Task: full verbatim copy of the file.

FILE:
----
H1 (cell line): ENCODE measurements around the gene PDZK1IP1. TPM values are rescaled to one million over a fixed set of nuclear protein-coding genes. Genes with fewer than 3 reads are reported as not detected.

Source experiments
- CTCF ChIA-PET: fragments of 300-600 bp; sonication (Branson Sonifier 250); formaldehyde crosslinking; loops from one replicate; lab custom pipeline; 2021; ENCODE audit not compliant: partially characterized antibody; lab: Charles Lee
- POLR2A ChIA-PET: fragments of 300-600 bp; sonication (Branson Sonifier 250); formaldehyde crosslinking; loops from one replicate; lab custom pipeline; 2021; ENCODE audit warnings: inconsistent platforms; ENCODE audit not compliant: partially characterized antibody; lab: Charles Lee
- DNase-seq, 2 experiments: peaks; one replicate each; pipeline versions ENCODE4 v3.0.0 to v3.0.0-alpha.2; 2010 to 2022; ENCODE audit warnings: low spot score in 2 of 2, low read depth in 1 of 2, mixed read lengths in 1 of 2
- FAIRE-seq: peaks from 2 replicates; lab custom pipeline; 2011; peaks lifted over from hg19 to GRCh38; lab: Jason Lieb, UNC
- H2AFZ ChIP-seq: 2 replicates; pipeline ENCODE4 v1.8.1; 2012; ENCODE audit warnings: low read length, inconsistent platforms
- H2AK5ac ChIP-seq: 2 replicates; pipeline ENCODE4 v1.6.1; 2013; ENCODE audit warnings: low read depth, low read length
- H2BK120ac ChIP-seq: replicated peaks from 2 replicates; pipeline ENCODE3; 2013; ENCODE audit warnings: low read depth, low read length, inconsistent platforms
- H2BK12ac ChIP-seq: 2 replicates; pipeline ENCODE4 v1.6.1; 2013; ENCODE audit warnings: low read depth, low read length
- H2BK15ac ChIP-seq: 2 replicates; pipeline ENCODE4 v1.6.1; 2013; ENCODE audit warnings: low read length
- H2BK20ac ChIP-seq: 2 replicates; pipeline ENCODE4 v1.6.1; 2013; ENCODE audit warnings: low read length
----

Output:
H1 (cell line): ENCODE measurements around the gene PDZK1IP1. TPM values are rescaled to one million over a fixed set of nuclear protein-coding genes. Genes with fewer than 3 reads are reported as not detected.

Source experiments
- CTCF ChIA-PET: fragments of 300-600 bp; sonication (Branson Sonifier 250); formaldehyde crosslinking; loops from one replicate; lab custom pipeline; 2021; ENCODE audit not compliant: partially characterized antibody; lab: Charles Lee
- POLR2A ChIA-PET: fragments of 300-600 bp; sonication (Branson Sonifier 250); formaldehyde crosslinking; loops from one replicate; lab custom pipeline; 2021; ENCODE audit warnings: inconsistent platforms; ENCODE audit not compliant: partially characterized antibody; lab: Charles Lee
- DNase-seq, 2 experiments: peaks; one replicate each; pipeline versions ENCODE4 v3.0.0 to v3.0.0-alpha.2; 2010 to 2022; ENCODE audit warnings: low spot score in 2 of 2, low read depth in 1 of 2, mixed read lengths in 1 of 2
- FAIRE-seq: peaks from 2 replicates; lab custom pipeline; 2011; peaks lifted over from hg19 to GRCh38; lab: Jason Lieb, UNC
- H2AFZ ChIP-seq: 2 replicates; pipeline ENCODE4 v1.8.1; 2012; ENCODE audit warnings: low read length, inconsistent platforms
- H2AK5ac ChIP-seq: 2 replicates; pipeline ENCODE4 v1.6.1; 2013; ENCODE audit warnings: low read depth, low read length
- H2BK120ac ChIP-seq: replicated peaks from 2 replicates; pipeline ENCODE3; 2013; ENCODE audit warnings: low read depth, low read length, inconsistent platforms
- H2BK12ac ChIP-seq: 2 replicates; pipeline ENCODE4 v1.6.1; 2013; ENCODE audit warnings: low read depth, low read length
- H2BK15ac ChIP-seq: 2 replicates; pipeline ENCODE4 v1.6.1; 2013; ENCODE audit warnings: low read length
- H2BK20ac ChIP-seq: 2 replicates; pipeline ENCODE4 v1.6.1; 2013; ENCODE audit warnings: low read length